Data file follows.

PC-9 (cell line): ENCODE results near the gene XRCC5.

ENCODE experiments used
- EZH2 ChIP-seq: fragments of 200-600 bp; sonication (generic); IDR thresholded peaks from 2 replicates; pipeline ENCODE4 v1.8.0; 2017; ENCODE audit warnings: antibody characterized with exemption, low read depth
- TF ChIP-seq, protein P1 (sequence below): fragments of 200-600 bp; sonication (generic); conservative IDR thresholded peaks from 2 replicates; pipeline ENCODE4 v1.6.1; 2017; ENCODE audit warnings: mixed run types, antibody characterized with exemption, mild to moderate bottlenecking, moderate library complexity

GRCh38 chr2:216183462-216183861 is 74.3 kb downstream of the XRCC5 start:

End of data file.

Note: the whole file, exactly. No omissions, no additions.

PC-9 (cell line): ENCODE results near the gene XRCC5.

ENCODE experiments used
- EZH2 ChIP-seq: fragments of 200-600 bp; sonication (generic); IDR thresholded peaks from 2 replicates; pipeline ENCODE4 v1.8.0; 2017; ENCODE audit warnings: antibody characterized with exemption, low read depth
- TF ChIP-seq, protein P1 (sequence below): fragments of 200-600 bp; sonication (generic); conservative IDR thresholded peaks from 2 replicates; pipeline ENCODE4 v1.6.1; 2017; ENCODE audit warnings: mixed run types, antibody characterized with exemption, mild to moderate bottlenecking, moderate library complexity

GRCh38 chr2:216183462-216183861 is 74.3 kb downstream of the XRCC5 start: